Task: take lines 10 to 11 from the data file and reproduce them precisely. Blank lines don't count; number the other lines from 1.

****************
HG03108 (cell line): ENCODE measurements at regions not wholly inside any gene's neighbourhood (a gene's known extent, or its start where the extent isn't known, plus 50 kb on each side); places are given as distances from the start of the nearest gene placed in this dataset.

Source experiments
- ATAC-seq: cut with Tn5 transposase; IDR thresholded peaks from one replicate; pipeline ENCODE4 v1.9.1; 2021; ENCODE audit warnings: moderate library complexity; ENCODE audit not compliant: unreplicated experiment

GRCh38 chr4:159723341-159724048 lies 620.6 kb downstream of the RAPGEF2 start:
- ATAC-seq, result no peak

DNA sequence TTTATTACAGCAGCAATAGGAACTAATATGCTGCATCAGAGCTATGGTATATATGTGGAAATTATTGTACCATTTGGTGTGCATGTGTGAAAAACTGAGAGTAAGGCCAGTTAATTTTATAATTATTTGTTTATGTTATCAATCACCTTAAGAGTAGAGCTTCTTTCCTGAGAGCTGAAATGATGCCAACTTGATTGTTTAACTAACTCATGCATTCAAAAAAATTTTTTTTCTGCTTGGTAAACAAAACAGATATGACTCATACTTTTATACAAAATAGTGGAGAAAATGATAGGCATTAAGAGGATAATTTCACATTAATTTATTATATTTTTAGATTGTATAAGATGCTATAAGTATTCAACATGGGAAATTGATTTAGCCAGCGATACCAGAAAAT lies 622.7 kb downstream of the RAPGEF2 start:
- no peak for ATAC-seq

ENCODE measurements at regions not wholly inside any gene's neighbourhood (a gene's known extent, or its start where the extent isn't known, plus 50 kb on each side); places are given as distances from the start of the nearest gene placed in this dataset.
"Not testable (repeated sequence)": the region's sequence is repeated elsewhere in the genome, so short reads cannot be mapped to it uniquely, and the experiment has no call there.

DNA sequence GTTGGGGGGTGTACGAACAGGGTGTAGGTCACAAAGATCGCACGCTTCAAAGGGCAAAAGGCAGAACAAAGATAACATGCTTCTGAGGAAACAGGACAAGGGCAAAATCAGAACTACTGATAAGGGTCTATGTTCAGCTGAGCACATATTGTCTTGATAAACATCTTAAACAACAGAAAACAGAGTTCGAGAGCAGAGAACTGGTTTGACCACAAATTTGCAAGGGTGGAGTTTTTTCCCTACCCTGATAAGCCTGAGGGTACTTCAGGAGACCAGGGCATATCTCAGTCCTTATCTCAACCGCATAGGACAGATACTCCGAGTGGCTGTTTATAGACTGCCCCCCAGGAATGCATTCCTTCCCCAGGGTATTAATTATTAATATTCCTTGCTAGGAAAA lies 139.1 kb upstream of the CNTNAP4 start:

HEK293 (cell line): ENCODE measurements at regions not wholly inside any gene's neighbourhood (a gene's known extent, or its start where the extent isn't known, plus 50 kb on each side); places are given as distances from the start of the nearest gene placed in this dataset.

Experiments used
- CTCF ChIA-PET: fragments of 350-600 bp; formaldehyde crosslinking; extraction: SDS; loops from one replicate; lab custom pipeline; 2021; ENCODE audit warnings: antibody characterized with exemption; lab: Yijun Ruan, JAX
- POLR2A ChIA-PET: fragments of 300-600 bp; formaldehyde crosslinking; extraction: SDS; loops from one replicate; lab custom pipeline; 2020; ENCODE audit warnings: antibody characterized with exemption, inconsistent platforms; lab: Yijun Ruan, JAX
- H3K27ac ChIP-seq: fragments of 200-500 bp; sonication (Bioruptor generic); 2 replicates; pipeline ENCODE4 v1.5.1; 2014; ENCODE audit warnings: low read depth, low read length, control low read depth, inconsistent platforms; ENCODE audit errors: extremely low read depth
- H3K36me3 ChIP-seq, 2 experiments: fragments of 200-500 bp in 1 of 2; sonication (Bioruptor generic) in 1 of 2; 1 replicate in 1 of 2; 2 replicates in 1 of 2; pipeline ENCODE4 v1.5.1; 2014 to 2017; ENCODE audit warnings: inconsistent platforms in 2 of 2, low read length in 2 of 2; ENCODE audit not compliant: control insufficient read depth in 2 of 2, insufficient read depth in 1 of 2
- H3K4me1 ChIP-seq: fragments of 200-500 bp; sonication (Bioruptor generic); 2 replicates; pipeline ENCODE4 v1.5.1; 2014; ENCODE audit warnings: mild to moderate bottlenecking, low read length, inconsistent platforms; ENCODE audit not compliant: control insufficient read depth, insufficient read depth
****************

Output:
DNA sequence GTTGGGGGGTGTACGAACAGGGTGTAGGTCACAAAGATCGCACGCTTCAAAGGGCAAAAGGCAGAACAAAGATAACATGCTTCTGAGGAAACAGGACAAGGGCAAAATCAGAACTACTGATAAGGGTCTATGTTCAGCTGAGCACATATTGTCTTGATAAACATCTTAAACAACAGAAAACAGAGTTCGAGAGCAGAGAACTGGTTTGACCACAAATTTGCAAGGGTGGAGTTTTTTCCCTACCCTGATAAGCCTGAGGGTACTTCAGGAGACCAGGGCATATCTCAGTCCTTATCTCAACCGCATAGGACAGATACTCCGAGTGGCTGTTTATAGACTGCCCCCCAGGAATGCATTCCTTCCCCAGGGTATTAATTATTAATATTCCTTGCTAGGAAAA lies 139.1 kb upstream of the CNTNAP4 start:

HEK293 (cell line): ENCODE measurements at regions not wholly inside any gene's neighbourhood (a gene's known extent, or its start where the extent isn't known, plus 50 kb on each side); places are given as distances from the start of the nearest gene placed in this dataset.